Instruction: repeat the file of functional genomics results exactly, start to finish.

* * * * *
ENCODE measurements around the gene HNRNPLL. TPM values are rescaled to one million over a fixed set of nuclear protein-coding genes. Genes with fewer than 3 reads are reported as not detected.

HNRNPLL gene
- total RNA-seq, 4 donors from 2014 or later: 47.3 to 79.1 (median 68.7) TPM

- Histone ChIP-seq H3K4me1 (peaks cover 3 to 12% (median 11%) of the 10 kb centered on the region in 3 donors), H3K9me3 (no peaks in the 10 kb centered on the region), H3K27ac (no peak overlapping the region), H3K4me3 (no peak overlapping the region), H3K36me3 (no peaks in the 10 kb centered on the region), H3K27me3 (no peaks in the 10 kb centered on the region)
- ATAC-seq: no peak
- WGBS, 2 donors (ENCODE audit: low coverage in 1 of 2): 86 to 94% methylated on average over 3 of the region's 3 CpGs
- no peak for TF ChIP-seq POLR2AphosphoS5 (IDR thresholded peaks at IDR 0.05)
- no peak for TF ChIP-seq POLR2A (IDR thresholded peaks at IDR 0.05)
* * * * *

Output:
ENCODE measurements around the gene HNRNPLL. TPM values are rescaled to one million over a fixed set of nuclear protein-coding genes. Genes with fewer than 3 reads are reported as not detected.

HNRNPLL gene
- total RNA-seq, 4 donors from 2014 or later: 47.3 to 79.1 (median 68.7) TPM

- Histone ChIP-seq H3K4me1 (peaks cover 3 to 12% (median 11%) of the 10 kb centered on the region in 3 donors), H3K9me3 (no peaks in the 10 kb centered on the region), H3K27ac (no peak overlapping the region), H3K4me3 (no peak overlapping the region), H3K36me3 (no peaks in the 10 kb centered on the region), H3K27me3 (no peaks in the 10 kb centered on the region)
- ATAC-seq: no peak
- WGBS, 2 donors (ENCODE audit: low coverage in 1 of 2): 86 to 94% methylated on average over 3 of the region's 3 CpGs
- no peak for TF ChIP-seq POLR2AphosphoS5 (IDR thresholded peaks at IDR 0.05)
- no peak for TF ChIP-seq POLR2A (IDR thresholded peaks at IDR 0.05)